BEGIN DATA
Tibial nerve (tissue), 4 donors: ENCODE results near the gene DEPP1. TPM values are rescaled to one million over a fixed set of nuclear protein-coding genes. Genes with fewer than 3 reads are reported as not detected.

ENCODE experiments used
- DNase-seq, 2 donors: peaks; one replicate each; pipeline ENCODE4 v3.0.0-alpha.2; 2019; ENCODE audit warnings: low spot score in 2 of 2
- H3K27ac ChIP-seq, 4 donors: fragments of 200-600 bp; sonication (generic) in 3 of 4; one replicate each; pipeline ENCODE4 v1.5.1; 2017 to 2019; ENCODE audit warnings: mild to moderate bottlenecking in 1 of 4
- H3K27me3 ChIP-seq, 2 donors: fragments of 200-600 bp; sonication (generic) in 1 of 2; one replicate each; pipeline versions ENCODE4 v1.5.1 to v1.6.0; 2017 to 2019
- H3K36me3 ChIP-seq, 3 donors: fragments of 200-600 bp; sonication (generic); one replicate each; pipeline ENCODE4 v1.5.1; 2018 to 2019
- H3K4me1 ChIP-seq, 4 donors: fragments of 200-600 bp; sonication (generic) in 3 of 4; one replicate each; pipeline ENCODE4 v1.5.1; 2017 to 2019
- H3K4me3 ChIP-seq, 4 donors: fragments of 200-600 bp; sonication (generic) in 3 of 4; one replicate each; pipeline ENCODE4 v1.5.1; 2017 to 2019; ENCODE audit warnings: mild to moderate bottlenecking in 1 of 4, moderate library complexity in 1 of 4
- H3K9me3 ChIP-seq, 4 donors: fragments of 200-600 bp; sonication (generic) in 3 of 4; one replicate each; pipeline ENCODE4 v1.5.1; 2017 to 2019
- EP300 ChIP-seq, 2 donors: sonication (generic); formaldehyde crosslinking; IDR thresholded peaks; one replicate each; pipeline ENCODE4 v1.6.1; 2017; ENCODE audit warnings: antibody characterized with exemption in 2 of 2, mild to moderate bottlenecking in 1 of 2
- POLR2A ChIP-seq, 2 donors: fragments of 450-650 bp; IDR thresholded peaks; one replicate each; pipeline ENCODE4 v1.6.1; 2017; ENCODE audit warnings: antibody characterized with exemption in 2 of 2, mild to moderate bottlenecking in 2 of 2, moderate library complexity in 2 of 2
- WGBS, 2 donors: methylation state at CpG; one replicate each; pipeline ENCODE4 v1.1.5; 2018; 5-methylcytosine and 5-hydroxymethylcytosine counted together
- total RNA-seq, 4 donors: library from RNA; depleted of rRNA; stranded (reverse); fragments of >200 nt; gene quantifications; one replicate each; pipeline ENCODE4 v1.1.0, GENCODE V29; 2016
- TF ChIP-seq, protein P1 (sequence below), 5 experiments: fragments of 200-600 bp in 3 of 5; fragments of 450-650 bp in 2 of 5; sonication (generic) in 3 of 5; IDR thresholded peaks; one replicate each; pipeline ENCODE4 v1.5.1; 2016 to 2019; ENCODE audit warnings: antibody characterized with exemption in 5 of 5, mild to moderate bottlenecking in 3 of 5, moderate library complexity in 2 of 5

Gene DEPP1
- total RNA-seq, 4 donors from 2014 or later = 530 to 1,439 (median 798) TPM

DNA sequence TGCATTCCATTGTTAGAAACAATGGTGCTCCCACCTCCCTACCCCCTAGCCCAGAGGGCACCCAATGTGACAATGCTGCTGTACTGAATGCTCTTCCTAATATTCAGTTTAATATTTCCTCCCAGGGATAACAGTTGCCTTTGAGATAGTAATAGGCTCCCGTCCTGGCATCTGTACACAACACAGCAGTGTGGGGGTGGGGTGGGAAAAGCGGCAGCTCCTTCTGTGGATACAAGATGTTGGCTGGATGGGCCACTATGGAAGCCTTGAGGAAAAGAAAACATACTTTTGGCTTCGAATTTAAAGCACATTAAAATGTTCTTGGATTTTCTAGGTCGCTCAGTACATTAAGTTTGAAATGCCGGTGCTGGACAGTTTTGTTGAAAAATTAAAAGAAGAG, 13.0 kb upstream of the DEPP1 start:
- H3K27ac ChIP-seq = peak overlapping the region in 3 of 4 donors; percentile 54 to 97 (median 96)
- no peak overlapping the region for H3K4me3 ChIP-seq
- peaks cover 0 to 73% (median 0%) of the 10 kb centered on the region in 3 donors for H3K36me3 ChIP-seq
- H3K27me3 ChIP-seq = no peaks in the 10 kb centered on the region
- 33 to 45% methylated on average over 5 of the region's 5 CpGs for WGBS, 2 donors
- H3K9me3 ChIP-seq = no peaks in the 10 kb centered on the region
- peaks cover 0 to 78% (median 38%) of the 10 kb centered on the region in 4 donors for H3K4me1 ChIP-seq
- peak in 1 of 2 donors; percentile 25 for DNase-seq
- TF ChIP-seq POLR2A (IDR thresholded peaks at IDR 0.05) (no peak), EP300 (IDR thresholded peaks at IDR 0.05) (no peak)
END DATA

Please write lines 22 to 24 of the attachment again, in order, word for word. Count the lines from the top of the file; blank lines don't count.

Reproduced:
- 33 to 45% methylated on average over 5 of the region's 5 CpGs for WGBS, 2 donors
- H3K9me3 ChIP-seq = no peaks in the 10 kb centered on the region
- peaks cover 0 to 78% (median 38%) of the 10 kb centered on the region in 4 donors for H3K4me1 ChIP-seq